This is from a conversation with a co-worker the other day that made us both ponder for a bit.
Any person who has delved into doing genealogical research can tell you about the struggles of identifying the correct surname when finding people -- but why is this?
If you dig into history, there a number of reasons why surnames changed or became confused over the years. Some reasons we have heard more commonly, and they make sense to us. Others are just plain old mistakes.
We have heard that many surnames were taken from a plantation or from a family that owned slaves or immigrants. Likewise, at least with male descendants, we see a lot of adding “son” to the father's name -- for example, Olaf has children and they immigrate and become known as the Olafsons. I’m not sure, and it may lead to the next muse, about why “daughter” is not represented as such. Obviously we have some ideas due to the way women were treated in those times, but it would be interesting to chase down more details.
From there, we segway into the mistakes that make us ponder: Perhaps an Olafson once said their last name to a recordkeeper and that person incorrectly recorded it as Olafsen, or Olufson, or even Olufsen. Now you have four spellings of a name, and they all sound pretty much the same (just an example I made up, not to reflect on any real person).
As we pondered this, we theorized that perhaps the confusion has to do with a combination of verbal communication along with many other factors. If, perhaps, a young person once told someone that he was Eric’s son, then it may have been lost as to whether that was Eric, Erik, Erick, and so on. It may be that the son himself never wrote his own name, as he may not have known how to read or write.
Whatever the case, the incorrect name snuck it’s way into official documents, and many times the same verbal communication to another person is how future documents got recorded. It’s most likely just a consequence of how things used to get done, but it grew into a huge variety of “new” names that veered off into different family lines subsequently treated as individual families.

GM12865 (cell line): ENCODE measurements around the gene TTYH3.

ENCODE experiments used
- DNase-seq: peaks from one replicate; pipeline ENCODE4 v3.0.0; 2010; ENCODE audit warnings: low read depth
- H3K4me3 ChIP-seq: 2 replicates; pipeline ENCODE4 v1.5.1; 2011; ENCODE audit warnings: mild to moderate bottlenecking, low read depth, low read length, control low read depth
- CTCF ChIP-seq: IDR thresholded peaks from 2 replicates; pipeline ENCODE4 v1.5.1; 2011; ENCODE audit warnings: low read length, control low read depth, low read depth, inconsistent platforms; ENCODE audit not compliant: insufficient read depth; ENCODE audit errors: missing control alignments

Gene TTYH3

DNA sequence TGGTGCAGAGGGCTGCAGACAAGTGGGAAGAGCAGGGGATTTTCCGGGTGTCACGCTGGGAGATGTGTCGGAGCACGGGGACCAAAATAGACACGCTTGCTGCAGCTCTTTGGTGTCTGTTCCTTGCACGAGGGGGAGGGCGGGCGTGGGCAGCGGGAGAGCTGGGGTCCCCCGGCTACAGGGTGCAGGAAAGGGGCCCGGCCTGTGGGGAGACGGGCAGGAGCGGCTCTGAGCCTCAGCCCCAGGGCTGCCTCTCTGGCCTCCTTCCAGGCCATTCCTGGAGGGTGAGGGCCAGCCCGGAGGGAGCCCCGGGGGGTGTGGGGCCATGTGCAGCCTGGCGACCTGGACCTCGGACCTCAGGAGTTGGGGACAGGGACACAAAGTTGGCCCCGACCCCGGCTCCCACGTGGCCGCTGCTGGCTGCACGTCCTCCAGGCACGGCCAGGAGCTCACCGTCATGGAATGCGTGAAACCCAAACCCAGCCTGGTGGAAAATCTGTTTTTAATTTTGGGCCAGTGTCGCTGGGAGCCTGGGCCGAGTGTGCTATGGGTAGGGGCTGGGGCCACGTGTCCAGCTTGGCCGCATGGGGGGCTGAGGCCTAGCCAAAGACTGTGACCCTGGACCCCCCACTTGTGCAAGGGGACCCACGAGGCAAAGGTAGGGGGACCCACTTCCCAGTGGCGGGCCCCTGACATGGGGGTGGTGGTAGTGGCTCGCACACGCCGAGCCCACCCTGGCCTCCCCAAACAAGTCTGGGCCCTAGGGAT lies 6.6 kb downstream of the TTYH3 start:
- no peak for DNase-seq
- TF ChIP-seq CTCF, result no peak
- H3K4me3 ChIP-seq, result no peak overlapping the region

My own surname, Mitchell, has two "Ls" at the end. I often tell people when clarifying the spelling that we have two because they were free! All my life, I have stated my name to people as, "Kevin J. Mitchell, with two 'Ls.'" I even occasionally have to add, "Kevin, with an 'I' before the 'N.'" My grandfather brought the name with him from Scotland, so we know it never changed.
That brings us to another reason names get altered. This one applies more to given names than surnames, but surely that’s not exclusive. My own sister at some point joined the group of "Y" to "Iers." She was Kathy (Kathleen) and is now Kathi -- much like her counterparts Toni, Lori and so on. There are hundreds of examples, some of which may be pouring through your mind now.
People will self-change surnames to make them shorter or simpler or perhaps more pronounceable by the people of the new place where they now live. I have had friends do that.
We have staff members who recall seeing documents handwritten by their ancestors that contain two to three different spellings of the author's name, written by the author him or herself -- as if perhaps they themselves were either not sure or were evolving as they wrote.
Here in the history of Becker County, we have some famous folks with the same issue. I actually don’t know which spelling here is right or wrong or first or last, but in the process of researching events surrounding Mike (Michael) McCarthy, I have seen written in official texts McCarthy, M’Carthy and MaCarthy. When we talk about that one, it sometimes comes up that in the early days of paper-filing there were some seemingly odd rules to librarians' alphabetization. At the time, those rules made sense and solved some issues of dealing with special characters and spellings.
For the most part, it’s little more than curiosity or a musing. But for some people trying to find out information about their family trees, it can become a pretty big hurdle to finding what they are trying to find. I overheard a guest at the museum a few weeks back looking for an ancestor, and both surname and given name appeared differently in various places even though other details lined up, making it difficult to know if that was indeed the correct person. It adds doubt to research, as well as a challenge and learning curve. Sometimes you find a whole new path to follow due to new names showing up.
Some quick advice on family names and how to search for them: Don't be so “correct" in the spelling of the name, as that may exclude valid results.
For fun, see how many ways you can spell your name -- without losing much of its spoken sound.
This column is a regular feature of the Tribune's monthly History page. Kevin Mitchell may be reached at the Becker County Museum by calling 847-2938.